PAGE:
Start ‘Em Early

Remember that green papery stuff you used to carry in your pocket? The stuff with presidents on it that’s stuffed into bags during bank robberies or, if you’re in the skate industry, is employed to light your cigar? Cold hard cash. If you didn’t have the greenbacks, there were other ways to conduct commerce. Like if you got off on lugging around a pad of paper, you had the next best thing?checks. But cash and checks are becoming relics of the past. Once credit cards crept into our wallets, the rules changed. Legal tender was all in your head; a swipe of the plastic and the dinero turned digital. Checks and cash are slowly exiting everyday life.

Good news for credit-card companies, who often encourage consumers to spend more than they have by upping their limits to absurd amounts, and then nailing them with insane interest rates. But the card companies realized that a huge demographic of manic shoppers remained untapped. It’s that eccentric bunch, the folks who stereotypically drive too fast and experiment too much. If teens feel invincible toward life, imagine the amount of caution they’d apply to their credit rating.

There is a solid wall that, depending on which way you tilt your head, protects pre-adults from credit-card predators, or protects card companies from abuses by persons who aren’t legally accountable. But leave it to plastic people to figure a way to circumvent that. Retail stores across the board, and even skate shops, are seeing a rapid increase in prepaid credit cards wielded by kids who still sleep with the lights on.

Armed With Plastic

“Sometimes parents would fax in their signature and I.D. authorizing us to allow their kids to use their credit card,” Sam Powers, buyer and supervisor at Surf Ride skate shop in Oceanside, California says. That’s a lot of messy choreography that most parents wouldn’t bother with, so the credit-card companies developed the perfect solution–the prepaid credit card. Parents can load up the card from the phone, Internet, or have a scheduled deduction from their checking account, and their kid can spend however much is “loaded” (visa.com’s words, not mine).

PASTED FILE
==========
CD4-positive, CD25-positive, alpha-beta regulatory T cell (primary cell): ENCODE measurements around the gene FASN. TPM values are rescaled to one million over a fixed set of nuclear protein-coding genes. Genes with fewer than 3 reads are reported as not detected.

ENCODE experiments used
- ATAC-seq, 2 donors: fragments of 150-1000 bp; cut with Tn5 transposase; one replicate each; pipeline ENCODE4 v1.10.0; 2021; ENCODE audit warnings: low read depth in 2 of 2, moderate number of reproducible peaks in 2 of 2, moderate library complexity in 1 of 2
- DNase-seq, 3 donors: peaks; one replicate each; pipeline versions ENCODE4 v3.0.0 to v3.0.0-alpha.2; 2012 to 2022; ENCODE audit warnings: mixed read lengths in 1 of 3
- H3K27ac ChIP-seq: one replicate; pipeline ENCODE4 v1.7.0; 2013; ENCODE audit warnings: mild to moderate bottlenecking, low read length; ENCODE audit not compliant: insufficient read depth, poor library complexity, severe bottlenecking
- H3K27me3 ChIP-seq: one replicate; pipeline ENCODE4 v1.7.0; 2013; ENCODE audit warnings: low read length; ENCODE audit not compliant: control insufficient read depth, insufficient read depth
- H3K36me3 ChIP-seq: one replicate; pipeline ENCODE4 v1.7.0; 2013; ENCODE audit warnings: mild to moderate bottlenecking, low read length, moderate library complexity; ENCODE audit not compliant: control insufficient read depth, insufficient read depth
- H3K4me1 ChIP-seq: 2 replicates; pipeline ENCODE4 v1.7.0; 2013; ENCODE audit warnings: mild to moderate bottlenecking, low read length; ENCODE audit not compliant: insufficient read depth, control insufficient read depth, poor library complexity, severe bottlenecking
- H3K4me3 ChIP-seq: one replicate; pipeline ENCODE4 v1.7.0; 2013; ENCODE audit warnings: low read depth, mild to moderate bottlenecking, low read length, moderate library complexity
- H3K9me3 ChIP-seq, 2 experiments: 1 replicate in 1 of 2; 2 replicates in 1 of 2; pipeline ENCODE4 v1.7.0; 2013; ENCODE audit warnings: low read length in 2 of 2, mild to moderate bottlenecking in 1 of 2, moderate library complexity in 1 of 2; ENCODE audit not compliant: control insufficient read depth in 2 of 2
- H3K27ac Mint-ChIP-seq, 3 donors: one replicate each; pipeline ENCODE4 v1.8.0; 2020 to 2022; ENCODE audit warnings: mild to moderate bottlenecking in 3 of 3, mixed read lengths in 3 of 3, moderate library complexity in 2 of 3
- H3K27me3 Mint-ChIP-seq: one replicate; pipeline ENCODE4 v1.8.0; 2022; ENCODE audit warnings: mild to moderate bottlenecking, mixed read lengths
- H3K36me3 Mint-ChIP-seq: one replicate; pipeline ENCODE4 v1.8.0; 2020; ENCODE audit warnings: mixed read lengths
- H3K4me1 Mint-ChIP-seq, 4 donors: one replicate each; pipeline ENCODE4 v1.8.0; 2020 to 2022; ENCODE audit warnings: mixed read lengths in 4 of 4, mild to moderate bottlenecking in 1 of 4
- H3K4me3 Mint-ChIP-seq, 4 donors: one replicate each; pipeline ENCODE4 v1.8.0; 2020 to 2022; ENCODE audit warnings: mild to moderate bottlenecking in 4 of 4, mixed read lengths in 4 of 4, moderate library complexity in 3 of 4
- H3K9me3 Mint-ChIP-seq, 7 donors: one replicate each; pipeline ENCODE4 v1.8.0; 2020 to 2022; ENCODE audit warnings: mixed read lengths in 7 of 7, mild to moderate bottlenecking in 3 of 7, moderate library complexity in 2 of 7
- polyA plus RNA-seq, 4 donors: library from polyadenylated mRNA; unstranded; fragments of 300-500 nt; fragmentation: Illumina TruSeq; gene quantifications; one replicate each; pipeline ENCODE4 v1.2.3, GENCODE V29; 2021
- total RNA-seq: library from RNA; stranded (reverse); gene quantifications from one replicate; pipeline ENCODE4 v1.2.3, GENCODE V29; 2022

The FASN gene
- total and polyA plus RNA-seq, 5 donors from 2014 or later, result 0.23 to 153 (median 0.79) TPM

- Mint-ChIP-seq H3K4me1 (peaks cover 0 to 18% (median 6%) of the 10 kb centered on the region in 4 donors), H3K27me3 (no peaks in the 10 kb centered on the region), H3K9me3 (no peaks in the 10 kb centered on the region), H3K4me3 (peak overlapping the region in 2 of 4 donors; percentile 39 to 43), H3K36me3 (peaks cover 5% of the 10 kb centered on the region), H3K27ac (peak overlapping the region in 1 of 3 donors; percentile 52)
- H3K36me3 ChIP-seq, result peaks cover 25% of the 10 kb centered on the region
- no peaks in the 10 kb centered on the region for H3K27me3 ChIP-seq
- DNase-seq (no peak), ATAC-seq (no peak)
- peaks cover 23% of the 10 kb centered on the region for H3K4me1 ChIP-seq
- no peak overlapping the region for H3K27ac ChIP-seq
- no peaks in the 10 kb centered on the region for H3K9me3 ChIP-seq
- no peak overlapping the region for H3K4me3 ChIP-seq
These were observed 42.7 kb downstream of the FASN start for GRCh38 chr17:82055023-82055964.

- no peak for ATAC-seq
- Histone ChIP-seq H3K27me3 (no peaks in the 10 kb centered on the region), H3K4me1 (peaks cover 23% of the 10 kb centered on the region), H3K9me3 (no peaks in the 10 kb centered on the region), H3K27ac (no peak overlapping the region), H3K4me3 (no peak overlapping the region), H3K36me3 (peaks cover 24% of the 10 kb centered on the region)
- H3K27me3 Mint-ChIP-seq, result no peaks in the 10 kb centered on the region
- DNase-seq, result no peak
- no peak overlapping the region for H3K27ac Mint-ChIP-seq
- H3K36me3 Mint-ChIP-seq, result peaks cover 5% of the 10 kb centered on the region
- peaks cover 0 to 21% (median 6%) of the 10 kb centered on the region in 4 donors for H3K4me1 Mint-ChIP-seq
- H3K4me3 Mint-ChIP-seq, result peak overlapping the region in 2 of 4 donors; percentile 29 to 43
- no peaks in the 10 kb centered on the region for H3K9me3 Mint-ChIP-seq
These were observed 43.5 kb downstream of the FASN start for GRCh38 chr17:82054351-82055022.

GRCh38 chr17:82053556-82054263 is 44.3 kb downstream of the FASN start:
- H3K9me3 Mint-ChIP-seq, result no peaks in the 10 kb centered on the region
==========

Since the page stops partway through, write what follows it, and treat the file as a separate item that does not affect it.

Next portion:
Once the card is activated, kids can shop without dragging their parents around. “Teens can use the card everywhere Visa is accepted–for everyday needs, travel or emergencies,” reads the introduction on visa.com. Pictures of teens with ten-percent body fat and zero zits are shown flashing their teeth and Visa cards. “Visa Buxx helps your teen learn to manage their money because you set the spending limits. It’s safer than cash, plus it’s a powerful tool for teaching teens about budgeting and financial responsibility.”

A prepaid credit card is a “powerful tool for teaching teens about budgeting?” Yeah, right.

Ethics aside, the result is that more and more kids are shopping alone. When I visited Surf Ride, I witnessed a pair of twelve year olds walk in, try on two pairs of shoes, pick one, and pay for it with a prepaid card. In and out in less than five minutes. No parent to convince, no parent to complain about the price, no parent to weigh the options, nobody to throw a block between the wallet and the cash register.

In fact, the method in which some kids learn about “budgeting” can get comical. Powers says they’ll often bring an armload of potential purchases to the register only to have their card denied because their “load” has been exceeded. One by one they’ll subtract items, doing the limit limbo until they get under the bar. Prepaid cards have been around for a while, but it’s only been in the past year and a half that stores like Surf Ride have noticed a steady increase in usage. If prepaid card use increases, and the chaperones stay home, it could potentially change how the industry markets to kids. No longer would they have to put their products and marketing through the hypothetical parent filter. The kid in the candy store just walked into the skate shop.

But no matter how much the credit–card companies try, they can’t compete with kids’ genius in manipulating their parents. “Kids usually spend more time in the shop with their parents,” Powers says, adding that the extra time means more opportunity for the kids to negotiate purchases. “I think they still spend more money with their parents–they know they (parents) are the unending well of money.”